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Yup, I’m adding yet another segment to my slowly-growing blog life: city tours! Ya di da, it’s never been done before, but as someone to whom fairly funny things tend to happen in fairly foreign places, it could get pretty exciting over here!

You can check out the other recurring episodes in my life / on the blog using the links below, or wait for the soon-to-come navigation bar.
How I survived drowning in an expensive backpack
How I survived drowning in a sea of champagne terminology
How I survived drowning in a flood of stereotypes
How I survived drowning in a sea of…seaweed

Dijon2
Dijon is a medieval city teeming with young intellectual hipsters, leaving the impression that somewhere within the ancient walls there are classes of sweater-clad youth reading off antique scrolls. The old stone of the city, however, is well maintained and juxtaposed against a clean commercial downtown area, complete with brands like L’Occitaine, the swanky department store Galeries LaFayette, and the famous posh honey boutique Maille. There’s an undercurrent of wealth hanging on the breath of the town, but it’s not ostentatious: a 50-year-old woman with a silver-gray fringe and square-framed glasses stops to tie her loafers, men dressed down in worn denim that’s too crisp to have been purchased at a thrift shop carry shiny briefcases and special-ordered pointy shoes. The true wealth of the city is its history, which far outshines the monetary strength that maintains its beauty. Dijon has a large-yet-small feel, complete with artists, students and businessmen alike, and prides itself on its culture, as it must, for tourism and terroir—good wine, good food, and good rest—are its greatest revenues.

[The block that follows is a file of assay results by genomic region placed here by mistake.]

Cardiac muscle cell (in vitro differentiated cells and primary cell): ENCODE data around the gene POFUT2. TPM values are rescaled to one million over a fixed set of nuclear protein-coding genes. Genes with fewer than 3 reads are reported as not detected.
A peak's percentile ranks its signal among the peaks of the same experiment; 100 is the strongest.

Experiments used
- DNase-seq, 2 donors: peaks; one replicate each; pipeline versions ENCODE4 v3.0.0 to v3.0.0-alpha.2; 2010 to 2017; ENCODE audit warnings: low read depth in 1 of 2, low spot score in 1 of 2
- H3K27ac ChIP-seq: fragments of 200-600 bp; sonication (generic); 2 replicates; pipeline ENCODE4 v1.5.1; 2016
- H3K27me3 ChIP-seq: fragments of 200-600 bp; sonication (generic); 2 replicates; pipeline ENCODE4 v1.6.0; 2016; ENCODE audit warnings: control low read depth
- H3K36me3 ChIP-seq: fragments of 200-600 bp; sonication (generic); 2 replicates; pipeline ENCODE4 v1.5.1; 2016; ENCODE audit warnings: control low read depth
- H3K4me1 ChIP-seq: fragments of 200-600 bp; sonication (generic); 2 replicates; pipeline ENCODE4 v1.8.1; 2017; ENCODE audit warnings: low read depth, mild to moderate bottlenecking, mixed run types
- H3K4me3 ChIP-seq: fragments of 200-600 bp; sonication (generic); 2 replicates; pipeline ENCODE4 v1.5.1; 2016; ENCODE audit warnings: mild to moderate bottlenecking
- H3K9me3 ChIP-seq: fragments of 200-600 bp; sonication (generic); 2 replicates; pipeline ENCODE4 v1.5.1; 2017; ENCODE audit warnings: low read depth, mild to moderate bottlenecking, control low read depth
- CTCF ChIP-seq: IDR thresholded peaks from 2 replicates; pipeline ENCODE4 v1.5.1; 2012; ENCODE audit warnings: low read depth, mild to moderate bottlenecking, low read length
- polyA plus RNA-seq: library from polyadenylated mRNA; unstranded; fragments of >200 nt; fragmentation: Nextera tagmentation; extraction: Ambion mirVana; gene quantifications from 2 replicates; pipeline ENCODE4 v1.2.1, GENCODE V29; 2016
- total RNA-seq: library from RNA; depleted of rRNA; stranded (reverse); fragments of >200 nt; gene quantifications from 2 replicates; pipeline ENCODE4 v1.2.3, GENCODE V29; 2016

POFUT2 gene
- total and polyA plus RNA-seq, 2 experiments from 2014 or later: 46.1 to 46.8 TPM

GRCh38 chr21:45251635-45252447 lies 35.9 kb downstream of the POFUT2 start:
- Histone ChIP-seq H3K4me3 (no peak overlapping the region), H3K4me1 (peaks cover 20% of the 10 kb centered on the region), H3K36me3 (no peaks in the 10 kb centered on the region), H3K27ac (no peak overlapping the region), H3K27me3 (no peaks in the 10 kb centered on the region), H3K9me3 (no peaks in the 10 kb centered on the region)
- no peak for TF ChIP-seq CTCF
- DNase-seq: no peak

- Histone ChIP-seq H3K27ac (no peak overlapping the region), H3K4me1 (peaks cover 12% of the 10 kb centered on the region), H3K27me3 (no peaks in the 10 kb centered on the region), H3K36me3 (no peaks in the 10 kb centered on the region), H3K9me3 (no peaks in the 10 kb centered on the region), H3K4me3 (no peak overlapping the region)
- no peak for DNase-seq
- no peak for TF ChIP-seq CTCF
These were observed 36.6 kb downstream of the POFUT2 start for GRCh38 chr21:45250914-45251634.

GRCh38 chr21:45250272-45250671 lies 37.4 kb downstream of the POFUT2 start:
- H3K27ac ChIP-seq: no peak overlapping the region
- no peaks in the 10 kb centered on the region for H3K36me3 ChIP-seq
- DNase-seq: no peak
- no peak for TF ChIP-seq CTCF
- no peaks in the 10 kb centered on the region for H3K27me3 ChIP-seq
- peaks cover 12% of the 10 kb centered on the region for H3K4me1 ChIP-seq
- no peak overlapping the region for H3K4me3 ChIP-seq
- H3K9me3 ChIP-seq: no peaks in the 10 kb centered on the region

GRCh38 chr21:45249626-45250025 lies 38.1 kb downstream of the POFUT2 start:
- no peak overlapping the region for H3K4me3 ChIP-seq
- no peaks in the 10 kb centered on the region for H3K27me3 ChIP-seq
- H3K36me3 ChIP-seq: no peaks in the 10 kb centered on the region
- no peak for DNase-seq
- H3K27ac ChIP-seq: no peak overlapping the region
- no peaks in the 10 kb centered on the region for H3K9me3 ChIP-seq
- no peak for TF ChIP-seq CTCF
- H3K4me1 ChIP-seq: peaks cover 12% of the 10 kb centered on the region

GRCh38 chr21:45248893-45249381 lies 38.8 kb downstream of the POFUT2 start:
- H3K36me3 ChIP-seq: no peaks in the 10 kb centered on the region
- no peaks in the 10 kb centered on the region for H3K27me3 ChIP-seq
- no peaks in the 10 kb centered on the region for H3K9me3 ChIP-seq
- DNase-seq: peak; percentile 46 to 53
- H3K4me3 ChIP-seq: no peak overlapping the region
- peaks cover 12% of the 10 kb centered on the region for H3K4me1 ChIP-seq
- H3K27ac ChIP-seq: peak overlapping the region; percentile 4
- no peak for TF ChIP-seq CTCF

Parcours de la chouetteI arrived in Dijon at 8:30 after 2.5 hours split between a bus and a train. As in any sane French city, nothing opens in Dijon before 9:30, including the Office de Tourisme, which provides free maps and tourism suggestions, so I wandered randomly in one direction, stopping in a park and eventually heading off towards one of the multiple steeples hanging eerily in the morning fog. At the church, it dawned on me that my students had suggested I do the “parcours de la chouette”, or a walking path through the city that takes you by some of its most historic sites. The path is marked by little gilded arrows (shown at left), and each important stop bears a numbered plaque with a picture of an owl. The owl takes its significance from the city’s old owl statue, which is said to bring luck to whoever touches it. Somehow, though I passed the owl at least a dozen times throughout the day, I kept forgetting to actually touch it. I will knock on wood (or stone, as the French do) as I say it, but my luck this week has ironically increased significantly despite my blatant disregard for superstition.

L'Ours blanc

L’Ours blanc